I am directing a comparative-historical project on independent children’s rights institutions (ICRIs, sometimes called children’s ombudspersons and children’s commissioners). This research project consists of three components. The first component examines the legal powers children’s ombudspersons possess. As independent institutions, what legal powers do ICRIs possess and how do they use these powers? The second component is the independence of children’s ombudspersons. Typically labeled, to what degree are ICRIs independent of public and private organizations? The third component is how and why ICRIs decide to use their powers.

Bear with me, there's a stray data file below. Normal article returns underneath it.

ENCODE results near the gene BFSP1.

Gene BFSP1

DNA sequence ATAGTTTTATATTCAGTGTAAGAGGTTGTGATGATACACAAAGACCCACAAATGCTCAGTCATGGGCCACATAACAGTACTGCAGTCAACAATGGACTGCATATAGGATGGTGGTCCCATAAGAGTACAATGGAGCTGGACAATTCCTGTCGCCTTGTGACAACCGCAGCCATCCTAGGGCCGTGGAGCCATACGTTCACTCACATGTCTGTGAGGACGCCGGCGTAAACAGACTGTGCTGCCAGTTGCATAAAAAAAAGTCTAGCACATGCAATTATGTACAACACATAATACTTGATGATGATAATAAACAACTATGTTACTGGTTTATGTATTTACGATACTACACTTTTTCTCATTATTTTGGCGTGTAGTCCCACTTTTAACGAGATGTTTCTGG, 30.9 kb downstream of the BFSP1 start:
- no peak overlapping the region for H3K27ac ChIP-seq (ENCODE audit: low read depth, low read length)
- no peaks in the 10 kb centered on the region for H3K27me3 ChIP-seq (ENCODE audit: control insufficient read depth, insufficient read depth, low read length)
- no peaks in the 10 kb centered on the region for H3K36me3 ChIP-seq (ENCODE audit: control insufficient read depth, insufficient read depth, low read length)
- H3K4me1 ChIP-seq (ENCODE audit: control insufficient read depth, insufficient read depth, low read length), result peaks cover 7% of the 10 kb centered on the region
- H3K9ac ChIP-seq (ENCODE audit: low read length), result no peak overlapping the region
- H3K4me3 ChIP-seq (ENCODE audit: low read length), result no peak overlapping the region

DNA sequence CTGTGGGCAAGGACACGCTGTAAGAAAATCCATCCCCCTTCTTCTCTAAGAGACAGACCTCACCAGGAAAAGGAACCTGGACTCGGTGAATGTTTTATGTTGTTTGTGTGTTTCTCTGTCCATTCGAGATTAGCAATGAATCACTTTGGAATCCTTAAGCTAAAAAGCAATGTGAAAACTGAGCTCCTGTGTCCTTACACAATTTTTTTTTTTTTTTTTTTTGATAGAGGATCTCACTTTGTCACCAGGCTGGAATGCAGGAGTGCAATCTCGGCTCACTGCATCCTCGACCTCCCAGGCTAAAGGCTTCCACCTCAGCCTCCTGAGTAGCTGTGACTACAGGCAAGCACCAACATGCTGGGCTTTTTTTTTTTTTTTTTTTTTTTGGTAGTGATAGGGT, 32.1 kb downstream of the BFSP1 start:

This research on children’s ombudspersons has benefited from the cooperation of the European Network of Children’s Ombudspersons (ENOC) and its members, as well as others, including actors and organizations in the United Kingdom. These research projects have received support from the British Academy, the U.S. National Science Foundation, and Case Western Reserve University.